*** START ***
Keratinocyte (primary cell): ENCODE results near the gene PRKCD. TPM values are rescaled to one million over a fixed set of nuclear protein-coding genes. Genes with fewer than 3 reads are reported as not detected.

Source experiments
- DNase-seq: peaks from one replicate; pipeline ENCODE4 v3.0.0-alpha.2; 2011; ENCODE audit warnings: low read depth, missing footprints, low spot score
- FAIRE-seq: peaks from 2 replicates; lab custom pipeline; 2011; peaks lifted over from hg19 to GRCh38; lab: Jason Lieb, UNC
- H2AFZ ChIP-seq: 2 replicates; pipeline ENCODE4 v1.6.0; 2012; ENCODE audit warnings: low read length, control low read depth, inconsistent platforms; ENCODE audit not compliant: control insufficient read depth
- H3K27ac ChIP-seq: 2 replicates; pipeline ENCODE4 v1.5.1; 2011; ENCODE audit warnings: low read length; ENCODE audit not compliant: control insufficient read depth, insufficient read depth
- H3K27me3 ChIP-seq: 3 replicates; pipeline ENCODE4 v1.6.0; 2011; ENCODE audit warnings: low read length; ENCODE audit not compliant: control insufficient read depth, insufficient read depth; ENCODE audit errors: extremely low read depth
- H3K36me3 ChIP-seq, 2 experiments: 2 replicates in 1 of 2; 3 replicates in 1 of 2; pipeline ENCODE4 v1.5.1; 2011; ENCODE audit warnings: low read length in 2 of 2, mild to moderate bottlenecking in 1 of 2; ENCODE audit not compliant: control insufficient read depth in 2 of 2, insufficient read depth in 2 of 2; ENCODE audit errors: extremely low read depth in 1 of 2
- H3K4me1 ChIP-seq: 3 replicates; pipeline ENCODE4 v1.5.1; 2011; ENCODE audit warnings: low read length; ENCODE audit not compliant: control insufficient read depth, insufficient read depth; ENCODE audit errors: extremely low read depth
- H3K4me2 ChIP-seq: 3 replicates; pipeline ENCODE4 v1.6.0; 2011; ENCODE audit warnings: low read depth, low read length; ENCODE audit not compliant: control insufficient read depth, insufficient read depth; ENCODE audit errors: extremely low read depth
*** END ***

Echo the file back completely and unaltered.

Keratinocyte (primary cell): ENCODE results near the gene PRKCD. TPM values are rescaled to one million over a fixed set of nuclear protein-coding genes. Genes with fewer than 3 reads are reported as not detected.

Source experiments
- DNase-seq: peaks from one replicate; pipeline ENCODE4 v3.0.0-alpha.2; 2011; ENCODE audit warnings: low read depth, missing footprints, low spot score
- FAIRE-seq: peaks from 2 replicates; lab custom pipeline; 2011; peaks lifted over from hg19 to GRCh38; lab: Jason Lieb, UNC
- H2AFZ ChIP-seq: 2 replicates; pipeline ENCODE4 v1.6.0; 2012; ENCODE audit warnings: low read length, control low read depth, inconsistent platforms; ENCODE audit not compliant: control insufficient read depth
- H3K27ac ChIP-seq: 2 replicates; pipeline ENCODE4 v1.5.1; 2011; ENCODE audit warnings: low read length; ENCODE audit not compliant: control insufficient read depth, insufficient read depth
- H3K27me3 ChIP-seq: 3 replicates; pipeline ENCODE4 v1.6.0; 2011; ENCODE audit warnings: low read length; ENCODE audit not compliant: control insufficient read depth, insufficient read depth; ENCODE audit errors: extremely low read depth
- H3K36me3 ChIP-seq, 2 experiments: 2 replicates in 1 of 2; 3 replicates in 1 of 2; pipeline ENCODE4 v1.5.1; 2011; ENCODE audit warnings: low read length in 2 of 2, mild to moderate bottlenecking in 1 of 2; ENCODE audit not compliant: control insufficient read depth in 2 of 2, insufficient read depth in 2 of 2; ENCODE audit errors: extremely low read depth in 1 of 2
- H3K4me1 ChIP-seq: 3 replicates; pipeline ENCODE4 v1.5.1; 2011; ENCODE audit warnings: low read length; ENCODE audit not compliant: control insufficient read depth, insufficient read depth; ENCODE audit errors: extremely low read depth
- H3K4me2 ChIP-seq: 3 replicates; pipeline ENCODE4 v1.6.0; 2011; ENCODE audit warnings: low read depth, low read length; ENCODE audit not compliant: control insufficient read depth, insufficient read depth; ENCODE audit errors: extremely low read depth